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By Nick Wakeman

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Nick Wakeman

Rick Knop: Always the dealmaker

You couldn’t blame Rick Knop if he wanted to rest on his laurels; after all, he’s spent a couple decades making deals as an investment banker in the government space.

He helped launch and build Boles Knop & Co., and then the Windsor Group, into two of the leading merger and acquisition shops in the market. He’s closed acquisitions with some of the biggest companies in the industry.

So, after staying on a few years with the Windsor Group after it was acquired by BB&T, it would have been understandable if he took it easy.

Instead, Knop, along with Leslee Belluchie, his wife and business partner (a former Serco executive and one of the architects of SI International, which Serco acquired) jumped to the other side of the coin, and formed FedCap Partners, a private equity firm. That was in 2010, and the idea was to primarily be a minority investor to small businesses who need help breaking out of that $50 million level.

But that strategy has shifted to something larger and more direct; FedCap is now the majority owner of one company, National Security Partners, and the sole owner of a second, Project Performance Co.

In keeping with Knop’s history as a dealmaker, both companies are active in the M&A space.

National Security Partners closed two deals in 2012, including one at the end of the year for LMN Solutions. That deal was completed Dec. 5, for an undisclosed amount. FedCap is the majority owner, with the private equity firm Waud Capital Partners holding a minority stake.

With Project Performance Corp., Knop and FedCap Partners turned its minority stake in Global Analytic Information Technology Solutions, better known as GAITS, into 100 percent owners in July. On Dec. 15, they acquired Project Performance, or PPC, and adopted the PPC name.

Harry Thornsvard, who was the CEO of GAITS, continues as the CEO of PPC.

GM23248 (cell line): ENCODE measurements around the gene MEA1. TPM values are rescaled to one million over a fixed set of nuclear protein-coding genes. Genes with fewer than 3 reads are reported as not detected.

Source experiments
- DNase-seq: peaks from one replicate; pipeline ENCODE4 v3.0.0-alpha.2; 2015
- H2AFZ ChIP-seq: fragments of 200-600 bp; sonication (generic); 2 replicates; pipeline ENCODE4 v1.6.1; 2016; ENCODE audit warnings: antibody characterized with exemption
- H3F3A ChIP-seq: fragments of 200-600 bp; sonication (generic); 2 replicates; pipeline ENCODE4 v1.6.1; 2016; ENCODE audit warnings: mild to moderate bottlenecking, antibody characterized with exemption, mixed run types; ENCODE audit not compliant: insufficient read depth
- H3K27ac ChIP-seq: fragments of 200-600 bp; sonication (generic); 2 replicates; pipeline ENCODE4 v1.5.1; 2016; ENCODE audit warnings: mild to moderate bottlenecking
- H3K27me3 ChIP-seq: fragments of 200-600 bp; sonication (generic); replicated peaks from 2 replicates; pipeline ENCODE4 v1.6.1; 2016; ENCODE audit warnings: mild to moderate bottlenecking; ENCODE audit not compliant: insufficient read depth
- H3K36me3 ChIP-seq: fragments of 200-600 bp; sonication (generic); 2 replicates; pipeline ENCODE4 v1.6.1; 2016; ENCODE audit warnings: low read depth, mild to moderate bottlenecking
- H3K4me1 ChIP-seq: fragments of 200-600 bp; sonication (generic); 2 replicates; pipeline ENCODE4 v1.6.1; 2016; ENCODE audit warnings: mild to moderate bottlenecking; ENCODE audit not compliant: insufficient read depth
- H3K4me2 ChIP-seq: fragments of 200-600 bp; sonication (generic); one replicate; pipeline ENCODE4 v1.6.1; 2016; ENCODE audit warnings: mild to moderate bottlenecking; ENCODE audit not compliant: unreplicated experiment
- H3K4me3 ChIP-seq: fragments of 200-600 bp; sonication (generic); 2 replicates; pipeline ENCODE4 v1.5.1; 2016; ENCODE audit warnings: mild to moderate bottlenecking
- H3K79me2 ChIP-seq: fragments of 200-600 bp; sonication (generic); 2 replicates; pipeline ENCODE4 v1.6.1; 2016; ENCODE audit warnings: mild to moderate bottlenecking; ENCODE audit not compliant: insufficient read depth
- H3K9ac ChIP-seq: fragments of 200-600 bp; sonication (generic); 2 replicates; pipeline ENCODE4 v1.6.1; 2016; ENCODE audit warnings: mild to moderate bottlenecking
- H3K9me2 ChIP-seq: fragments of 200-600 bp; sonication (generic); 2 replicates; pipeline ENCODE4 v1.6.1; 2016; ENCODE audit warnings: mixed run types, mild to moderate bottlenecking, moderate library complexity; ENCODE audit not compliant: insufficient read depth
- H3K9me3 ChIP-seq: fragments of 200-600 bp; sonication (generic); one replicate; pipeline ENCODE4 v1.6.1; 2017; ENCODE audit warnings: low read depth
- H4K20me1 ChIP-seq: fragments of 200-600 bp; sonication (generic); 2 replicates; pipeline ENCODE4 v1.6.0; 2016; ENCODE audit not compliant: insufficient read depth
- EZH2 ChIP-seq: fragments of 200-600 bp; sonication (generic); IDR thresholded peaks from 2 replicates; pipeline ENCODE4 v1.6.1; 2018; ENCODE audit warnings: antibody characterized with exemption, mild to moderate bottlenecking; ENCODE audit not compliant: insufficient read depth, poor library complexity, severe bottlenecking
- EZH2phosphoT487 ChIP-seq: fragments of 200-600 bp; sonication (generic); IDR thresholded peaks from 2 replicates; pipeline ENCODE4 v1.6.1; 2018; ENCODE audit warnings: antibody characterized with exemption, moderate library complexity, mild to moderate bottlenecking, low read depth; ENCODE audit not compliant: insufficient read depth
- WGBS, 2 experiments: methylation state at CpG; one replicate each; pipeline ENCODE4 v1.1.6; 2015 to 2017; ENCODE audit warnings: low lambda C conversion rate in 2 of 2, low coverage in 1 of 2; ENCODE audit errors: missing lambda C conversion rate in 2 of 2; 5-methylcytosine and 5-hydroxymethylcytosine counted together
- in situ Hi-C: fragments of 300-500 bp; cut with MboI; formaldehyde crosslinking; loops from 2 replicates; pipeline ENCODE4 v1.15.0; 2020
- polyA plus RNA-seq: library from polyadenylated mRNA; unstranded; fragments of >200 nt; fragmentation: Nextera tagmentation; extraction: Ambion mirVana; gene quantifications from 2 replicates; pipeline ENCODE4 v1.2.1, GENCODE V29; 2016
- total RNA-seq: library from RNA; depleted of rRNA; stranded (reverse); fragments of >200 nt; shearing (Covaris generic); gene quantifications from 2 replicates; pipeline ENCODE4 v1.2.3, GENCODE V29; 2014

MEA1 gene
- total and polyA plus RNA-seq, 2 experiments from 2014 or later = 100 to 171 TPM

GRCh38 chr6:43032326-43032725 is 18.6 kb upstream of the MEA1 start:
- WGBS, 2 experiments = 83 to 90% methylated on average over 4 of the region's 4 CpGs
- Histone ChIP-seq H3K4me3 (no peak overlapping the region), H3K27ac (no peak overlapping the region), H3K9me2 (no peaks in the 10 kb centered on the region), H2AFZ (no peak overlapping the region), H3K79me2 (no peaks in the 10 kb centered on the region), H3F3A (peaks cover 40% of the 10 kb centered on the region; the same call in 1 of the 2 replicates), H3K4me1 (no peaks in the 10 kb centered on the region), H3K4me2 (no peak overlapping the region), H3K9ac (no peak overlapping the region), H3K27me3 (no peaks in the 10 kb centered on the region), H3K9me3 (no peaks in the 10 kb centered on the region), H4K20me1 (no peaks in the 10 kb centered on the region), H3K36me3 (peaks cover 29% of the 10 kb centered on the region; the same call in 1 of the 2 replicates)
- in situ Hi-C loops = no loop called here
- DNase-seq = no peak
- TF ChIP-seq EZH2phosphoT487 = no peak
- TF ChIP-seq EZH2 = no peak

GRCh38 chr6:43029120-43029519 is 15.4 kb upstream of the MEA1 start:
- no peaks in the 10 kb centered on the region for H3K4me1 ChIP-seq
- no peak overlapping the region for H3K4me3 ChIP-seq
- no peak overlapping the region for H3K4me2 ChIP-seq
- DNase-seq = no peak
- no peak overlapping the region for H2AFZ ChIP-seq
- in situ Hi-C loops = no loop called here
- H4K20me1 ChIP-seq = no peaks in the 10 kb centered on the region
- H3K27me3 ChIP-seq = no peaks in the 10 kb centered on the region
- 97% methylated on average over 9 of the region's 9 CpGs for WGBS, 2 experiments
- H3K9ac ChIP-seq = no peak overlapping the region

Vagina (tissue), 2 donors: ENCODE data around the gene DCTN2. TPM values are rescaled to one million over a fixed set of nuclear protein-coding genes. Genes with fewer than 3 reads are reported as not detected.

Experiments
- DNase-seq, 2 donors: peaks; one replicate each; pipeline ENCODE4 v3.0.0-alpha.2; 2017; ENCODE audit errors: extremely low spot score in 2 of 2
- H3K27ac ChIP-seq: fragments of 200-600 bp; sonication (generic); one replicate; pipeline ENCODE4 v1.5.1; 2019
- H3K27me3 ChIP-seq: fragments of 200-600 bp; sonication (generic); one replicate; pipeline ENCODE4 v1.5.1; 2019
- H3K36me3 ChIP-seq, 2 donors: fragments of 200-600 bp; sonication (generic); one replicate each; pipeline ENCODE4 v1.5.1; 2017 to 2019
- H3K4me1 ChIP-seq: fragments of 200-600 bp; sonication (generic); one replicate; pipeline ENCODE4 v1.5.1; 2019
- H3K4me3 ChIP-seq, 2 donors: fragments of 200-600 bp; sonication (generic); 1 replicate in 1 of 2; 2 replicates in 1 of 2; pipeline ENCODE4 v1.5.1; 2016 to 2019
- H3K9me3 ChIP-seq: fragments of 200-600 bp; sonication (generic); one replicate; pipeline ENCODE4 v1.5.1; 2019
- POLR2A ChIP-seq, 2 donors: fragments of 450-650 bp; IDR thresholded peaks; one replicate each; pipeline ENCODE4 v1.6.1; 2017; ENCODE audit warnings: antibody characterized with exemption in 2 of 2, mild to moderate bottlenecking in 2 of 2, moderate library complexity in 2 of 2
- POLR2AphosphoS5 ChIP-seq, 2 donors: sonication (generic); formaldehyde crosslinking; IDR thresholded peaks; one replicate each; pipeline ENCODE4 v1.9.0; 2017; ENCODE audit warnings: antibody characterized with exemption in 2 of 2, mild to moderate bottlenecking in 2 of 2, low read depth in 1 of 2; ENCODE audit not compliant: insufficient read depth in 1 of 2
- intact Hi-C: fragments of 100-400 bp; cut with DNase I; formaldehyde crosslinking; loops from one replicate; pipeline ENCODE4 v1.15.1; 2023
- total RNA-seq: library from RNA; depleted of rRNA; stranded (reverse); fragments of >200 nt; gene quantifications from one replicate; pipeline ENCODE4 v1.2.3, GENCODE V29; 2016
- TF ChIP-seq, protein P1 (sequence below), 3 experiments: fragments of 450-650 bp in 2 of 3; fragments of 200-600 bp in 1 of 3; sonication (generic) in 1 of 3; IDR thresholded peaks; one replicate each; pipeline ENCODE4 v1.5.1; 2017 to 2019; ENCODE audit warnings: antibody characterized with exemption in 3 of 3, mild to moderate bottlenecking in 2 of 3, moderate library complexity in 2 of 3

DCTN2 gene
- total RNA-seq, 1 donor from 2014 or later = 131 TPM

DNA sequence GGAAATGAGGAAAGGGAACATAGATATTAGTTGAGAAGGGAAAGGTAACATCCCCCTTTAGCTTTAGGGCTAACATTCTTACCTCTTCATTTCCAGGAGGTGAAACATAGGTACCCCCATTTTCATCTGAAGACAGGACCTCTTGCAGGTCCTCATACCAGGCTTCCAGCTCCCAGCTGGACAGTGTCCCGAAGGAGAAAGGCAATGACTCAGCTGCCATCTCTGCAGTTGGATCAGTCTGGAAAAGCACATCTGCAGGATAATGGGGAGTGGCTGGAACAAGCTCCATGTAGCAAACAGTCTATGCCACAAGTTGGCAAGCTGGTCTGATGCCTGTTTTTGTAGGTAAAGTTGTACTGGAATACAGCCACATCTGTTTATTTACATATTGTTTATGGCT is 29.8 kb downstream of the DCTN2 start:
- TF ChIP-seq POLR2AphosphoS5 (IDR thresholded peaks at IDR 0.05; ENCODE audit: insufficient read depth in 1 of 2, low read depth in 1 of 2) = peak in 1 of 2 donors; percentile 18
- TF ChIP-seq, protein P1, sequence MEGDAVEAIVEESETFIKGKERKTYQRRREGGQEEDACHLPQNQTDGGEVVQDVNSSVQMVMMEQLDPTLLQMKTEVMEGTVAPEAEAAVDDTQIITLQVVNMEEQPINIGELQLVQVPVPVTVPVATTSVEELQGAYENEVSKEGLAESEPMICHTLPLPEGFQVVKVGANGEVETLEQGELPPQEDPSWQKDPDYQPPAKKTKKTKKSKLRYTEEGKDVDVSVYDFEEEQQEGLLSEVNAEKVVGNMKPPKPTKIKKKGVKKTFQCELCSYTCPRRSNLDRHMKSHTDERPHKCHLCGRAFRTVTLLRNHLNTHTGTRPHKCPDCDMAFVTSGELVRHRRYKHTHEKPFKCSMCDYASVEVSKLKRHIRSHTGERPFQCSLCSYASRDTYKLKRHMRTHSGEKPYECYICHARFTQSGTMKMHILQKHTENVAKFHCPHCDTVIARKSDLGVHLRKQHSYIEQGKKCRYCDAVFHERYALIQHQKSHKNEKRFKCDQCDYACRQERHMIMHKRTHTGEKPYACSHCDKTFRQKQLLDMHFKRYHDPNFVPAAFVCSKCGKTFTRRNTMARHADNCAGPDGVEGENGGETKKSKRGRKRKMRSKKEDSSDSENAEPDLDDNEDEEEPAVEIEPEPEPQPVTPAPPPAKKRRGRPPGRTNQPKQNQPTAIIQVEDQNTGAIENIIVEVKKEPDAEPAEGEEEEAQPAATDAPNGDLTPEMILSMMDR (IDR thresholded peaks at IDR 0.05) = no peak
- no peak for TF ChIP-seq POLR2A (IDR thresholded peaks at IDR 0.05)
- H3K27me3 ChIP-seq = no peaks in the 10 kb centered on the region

With the two companies, Knop and Belluchie are pursuing two market segments that are expected to continue to perform well, even in a tough budget environment.

National Security Partners, which goes by NSP, is the combination of three companies – PointOne, Summit Solutions and now LMN. The companies are focused on working with national security agencies providing cyber, engineering, analytics, and consulting services such as strategic planning.

The company has about $75 million in annual revenue. “The work we are doing is highly classified,” Knop said. Customers include intelligence agencies, the Defense Department, and the Homeland Security Department.

Knop and Belluchie brought in Maureen Bagniski, a former colleague of Belluchie’s from Serco and SI, to lead NSP as CEO. She also worked at the National Security Agency for 24 years, and at the FBI for three years. At NSA, she was a director of signals intelligence. At the FBI, she was executive assistant director for intelligence.

“She’s somewhat legendary in the intelligence world,” Knop said.

At PPC, the focus is on solutions that can save clients’ money – something that should be popular these days. Capabilities include IT architecture, cybersecurity, energy assessment and sustainability solutions, enterprise and systems development and knowledge and information management.

Customers include the Patent and Trademark Office, Commerce Department, Energy Department, EPA, the General Services Administration and Interior Department. It also counts several Fortune 100 companies as customers. PPC has about $60 million in annual revenue.

The capabilities of NSP and PPC are in areas that should see growth in the market. For NSP, there are the ongoing national security threats, and for PPC, there is the growing need for agencies to do more with less.

“Both companies are well positioned in distinct areas,” Belluchie said.

Acquisitions will be an ongoing part of both companies’ strategies, and Knop and Belluchie will be very active.

Knop said he sees their role not just as investors, but also as collaborators, helping to get senior leaders in place, working on teaming and strategic planning. “It’s very hands on,” he said.

“We both care about what the companies do for the government,” Knop said. “It’s important work so we want to do the best work we can.”

Posted by Nick Wakeman on Feb 04, 2013 at 9:48 AM

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